The LEAP Act helps to target a problem that the Registered Apprenticeship Program has had in expanding into other sectors beyond those available in trade careers. The blog says that, unfortunately, “the primary constraint to attaining a high level of apprenticeship training in the United States is stimulating large numbers of employers to offer apprenticeship.” By offering incentives for employers with the LEAP Act, the American apprenticeship model hopes to take inspiration from England’s apprenticeship model. England has been using apprenticeship as a workforce training method for many years. The AIIA blog states the through “national branding and marketing by Further Education college and by private training organizations,” not only did the number of employers increase, but also the diversity of said employers. According to the AIIA blog, England has 800,000 apprentices that make up around 2.9 percent of their workforce. In order to make the Registered Apprenticeship program such a focal point in employment, England spends 2.3 billion dollars a year. While America’s apprenticeship percentage is nowhere near England’s (the AIIA blog states we would need “about 10 times today’s level” to match), these changes in our approach to apprenticeship are encouraging signs. In fact, some states are already seeing marked improvement in the performance of their apprenticeship programs. One specific example that has seen improvement is South Carolina’s Apprenticeship Carolina program. With tax credit, state branding and marketing to individual employers, they have managed a “six-fold jump in the number of companies offering apprenticeships.” Hopefully this is indicative of trend as more and more states adopt more aggressive strategies for their apprenticeship programs.

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Get into STEM Careers with Apprenticeship

Get into STEM Careers with Apprenticeship

As tuition cost continue to rise and a 4-year degree is becoming increasingly and increasingly out of reach for many individuals, many are looking to other methods to get themselves into the workplace. While the path to a bachelor’s degree is still a profitable venture, many individuals do not wish to saddle themselves with the burden of student loan debt. Unfortunately, the Bureau of Labor statistics show that “most high-paying jobs require at least a bachelor’s degree for entry.” As the world becomes more technology-minded, many of these high paying jobs are STEM (science, technology, engineering and math) focused and their number has risen exponentially. Thankfully, many of these STEM focused companies are looking past the typical 4-year degree for more creative and effective methods to fill these positions. Instead of hiring those applicants with degrees, experience and certifications are becoming resume items that are much more desirable.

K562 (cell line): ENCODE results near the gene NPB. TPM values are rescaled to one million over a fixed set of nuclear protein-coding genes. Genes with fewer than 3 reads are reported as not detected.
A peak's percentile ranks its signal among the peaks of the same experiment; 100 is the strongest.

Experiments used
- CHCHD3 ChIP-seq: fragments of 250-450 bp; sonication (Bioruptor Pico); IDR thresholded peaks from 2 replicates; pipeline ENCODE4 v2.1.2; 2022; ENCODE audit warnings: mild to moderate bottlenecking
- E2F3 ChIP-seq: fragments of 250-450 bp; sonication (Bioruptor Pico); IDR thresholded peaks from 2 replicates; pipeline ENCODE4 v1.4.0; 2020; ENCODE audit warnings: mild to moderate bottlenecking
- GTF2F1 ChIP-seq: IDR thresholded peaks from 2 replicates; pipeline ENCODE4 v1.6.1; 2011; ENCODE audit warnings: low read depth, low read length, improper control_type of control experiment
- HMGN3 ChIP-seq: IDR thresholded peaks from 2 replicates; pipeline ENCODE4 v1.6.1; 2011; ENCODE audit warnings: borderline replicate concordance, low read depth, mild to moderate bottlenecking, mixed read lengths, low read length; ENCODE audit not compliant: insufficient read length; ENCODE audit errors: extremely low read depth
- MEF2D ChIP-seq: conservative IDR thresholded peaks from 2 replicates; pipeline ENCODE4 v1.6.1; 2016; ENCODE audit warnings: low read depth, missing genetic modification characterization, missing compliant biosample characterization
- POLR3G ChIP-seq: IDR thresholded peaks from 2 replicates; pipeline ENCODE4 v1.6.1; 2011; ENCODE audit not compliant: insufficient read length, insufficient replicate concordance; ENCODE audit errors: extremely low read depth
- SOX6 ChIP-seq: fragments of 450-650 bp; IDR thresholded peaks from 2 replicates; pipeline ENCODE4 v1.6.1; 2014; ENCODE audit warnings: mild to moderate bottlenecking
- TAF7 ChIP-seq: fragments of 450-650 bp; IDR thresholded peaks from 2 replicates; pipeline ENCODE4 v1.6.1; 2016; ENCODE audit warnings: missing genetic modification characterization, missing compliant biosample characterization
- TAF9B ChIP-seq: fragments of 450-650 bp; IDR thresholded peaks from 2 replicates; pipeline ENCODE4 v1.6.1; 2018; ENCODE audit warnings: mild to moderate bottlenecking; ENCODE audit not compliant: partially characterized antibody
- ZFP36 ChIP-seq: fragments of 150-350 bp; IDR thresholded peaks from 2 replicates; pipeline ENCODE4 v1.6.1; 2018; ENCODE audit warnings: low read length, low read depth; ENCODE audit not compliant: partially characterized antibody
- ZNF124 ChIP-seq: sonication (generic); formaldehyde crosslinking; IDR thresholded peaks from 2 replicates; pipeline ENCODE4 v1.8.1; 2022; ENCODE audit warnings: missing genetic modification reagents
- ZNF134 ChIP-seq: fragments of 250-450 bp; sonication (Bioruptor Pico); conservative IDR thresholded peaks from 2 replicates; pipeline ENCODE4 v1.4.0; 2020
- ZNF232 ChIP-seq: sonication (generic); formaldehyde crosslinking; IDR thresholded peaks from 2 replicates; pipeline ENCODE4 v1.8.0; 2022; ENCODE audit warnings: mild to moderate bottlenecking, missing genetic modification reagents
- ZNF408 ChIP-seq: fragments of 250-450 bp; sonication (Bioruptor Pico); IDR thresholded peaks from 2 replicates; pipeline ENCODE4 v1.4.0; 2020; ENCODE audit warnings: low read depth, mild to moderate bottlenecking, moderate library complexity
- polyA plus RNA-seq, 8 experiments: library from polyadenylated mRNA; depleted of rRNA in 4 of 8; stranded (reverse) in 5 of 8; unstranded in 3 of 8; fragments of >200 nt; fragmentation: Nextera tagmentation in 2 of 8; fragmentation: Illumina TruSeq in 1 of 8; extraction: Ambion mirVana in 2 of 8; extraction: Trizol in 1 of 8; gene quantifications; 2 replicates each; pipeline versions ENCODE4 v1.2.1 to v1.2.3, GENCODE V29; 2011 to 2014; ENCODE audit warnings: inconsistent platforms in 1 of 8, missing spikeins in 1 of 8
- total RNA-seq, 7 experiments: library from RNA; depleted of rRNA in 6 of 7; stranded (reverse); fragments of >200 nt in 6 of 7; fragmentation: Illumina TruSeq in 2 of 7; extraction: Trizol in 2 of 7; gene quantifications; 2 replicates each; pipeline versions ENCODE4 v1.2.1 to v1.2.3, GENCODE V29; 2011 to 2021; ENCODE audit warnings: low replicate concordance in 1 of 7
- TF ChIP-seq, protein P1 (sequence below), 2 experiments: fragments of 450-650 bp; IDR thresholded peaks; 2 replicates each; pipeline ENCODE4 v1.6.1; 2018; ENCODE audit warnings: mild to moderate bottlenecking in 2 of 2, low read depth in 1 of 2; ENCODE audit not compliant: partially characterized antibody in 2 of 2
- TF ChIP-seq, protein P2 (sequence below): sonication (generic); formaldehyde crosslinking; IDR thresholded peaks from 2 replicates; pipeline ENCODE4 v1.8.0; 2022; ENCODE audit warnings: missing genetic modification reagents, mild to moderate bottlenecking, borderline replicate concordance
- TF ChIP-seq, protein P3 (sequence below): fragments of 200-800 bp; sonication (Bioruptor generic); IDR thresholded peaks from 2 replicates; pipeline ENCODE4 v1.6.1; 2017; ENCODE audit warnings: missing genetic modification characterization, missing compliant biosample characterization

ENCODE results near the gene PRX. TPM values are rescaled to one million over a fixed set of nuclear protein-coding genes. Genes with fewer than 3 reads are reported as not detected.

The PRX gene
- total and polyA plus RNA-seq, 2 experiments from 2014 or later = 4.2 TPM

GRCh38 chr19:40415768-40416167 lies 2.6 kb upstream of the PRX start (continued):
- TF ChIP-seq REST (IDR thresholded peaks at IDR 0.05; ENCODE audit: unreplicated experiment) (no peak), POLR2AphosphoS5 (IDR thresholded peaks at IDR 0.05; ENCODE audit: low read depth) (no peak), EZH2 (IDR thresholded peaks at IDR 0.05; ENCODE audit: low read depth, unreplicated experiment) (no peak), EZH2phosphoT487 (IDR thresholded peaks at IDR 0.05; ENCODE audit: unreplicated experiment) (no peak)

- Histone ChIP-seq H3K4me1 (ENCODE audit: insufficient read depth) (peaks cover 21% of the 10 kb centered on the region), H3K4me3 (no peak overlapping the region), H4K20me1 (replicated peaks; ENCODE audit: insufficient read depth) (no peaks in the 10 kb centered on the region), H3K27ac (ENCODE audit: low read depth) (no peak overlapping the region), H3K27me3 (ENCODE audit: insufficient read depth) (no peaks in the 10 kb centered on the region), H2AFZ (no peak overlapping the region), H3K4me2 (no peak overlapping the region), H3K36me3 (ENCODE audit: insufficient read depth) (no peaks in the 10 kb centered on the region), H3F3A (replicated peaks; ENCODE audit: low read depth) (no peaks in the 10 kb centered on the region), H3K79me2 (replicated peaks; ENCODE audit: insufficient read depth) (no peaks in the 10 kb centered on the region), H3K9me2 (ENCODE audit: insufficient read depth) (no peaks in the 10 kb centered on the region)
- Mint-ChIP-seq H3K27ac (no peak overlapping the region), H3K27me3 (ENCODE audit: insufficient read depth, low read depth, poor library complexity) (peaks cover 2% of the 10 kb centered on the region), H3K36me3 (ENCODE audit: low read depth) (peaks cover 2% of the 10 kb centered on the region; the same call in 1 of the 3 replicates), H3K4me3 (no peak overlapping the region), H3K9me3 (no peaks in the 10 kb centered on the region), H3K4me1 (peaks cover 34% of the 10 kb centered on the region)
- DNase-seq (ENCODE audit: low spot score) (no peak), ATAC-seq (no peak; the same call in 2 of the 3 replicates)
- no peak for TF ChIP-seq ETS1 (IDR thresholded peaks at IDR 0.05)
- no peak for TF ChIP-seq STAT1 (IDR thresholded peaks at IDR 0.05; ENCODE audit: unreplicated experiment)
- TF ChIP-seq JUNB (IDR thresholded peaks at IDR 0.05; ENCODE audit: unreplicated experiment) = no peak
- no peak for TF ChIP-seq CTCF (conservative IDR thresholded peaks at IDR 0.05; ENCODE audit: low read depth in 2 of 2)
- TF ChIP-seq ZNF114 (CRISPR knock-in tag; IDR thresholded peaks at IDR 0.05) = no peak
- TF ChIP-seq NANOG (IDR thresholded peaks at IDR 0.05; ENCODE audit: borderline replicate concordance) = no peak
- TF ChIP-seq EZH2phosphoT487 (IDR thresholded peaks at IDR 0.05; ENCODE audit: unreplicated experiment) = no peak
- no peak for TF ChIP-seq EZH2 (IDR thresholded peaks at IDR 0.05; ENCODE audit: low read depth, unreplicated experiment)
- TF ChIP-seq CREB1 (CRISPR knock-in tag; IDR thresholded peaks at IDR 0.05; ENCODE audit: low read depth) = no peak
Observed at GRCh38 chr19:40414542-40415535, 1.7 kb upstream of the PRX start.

In a blog by the U.S. Department of Labor’s Christopher Harper and T. Alan Lacey, they stress that there is a growing recognition from STEM employers that “what workers really need are the right skills and credentials to fill specific jobs.” Many of the skills and proficiencies taught in the bachelor’s degree programs for these STEM jobs can be achieved through other, less expensive means. This includes certifications, apprenticeship programs, workshops, and online training. For an employee, there is great incentive to pursue these courses of study instead of pursuing a bachelor’s degree. Not only are these programs less expensive than a bachelor’s degree, they are much more flexible and allow for the individual to set their own pace. While getting a 4-year degree may be unattainable for some people, there are still many avenues one can take to achieve the skills needed to perform at STEM-focused employers. Finding these people is also essential for STEM companies. As they grow and develop, they will not be able to always hire a bachelor’s degree recipient. They will need to look outside the box to find suitable candidates for their job openings.

Charts by Bureau of Labor Statistics

Harper and Lacey go on to show the specific STEM jobs that are the fastest growing and those that have the most openings. As shown in the charts above, many of these careers appear in both the fastest growing and the most opening categories. This shows that, while many of these careers are growing at a substantial pace, employers are still struggling to find employees that can fill these positions.  That disconnect between the employers and their potential employees is commonly referred to as a skills gap. STEM employers are finding it much more difficult to staff positions that need the specific skills they are asking for. Thankfully, one way employers are combating this gap is by adopting a Registered Apprenticeship program into their company, with Harper and Lacey stating that “more employers are creating apprenticeship programs to train employees on the job.” As a tool that trains employees for the workforce, it not only allows them to work while earning a living, it gives them the skills to help them advance in a career they are interested in. Employers are also subject to amazing incentives when they implement a Registered Apprenticeship program. Not only are they training their employees with the exact skills they need, apprenticeship has also been shown to increased productivity and reduce turnover. It is a win-win program for both employees and employers that really looks to help fill STEM careers with individuals that are motivated to grow and learn as employees.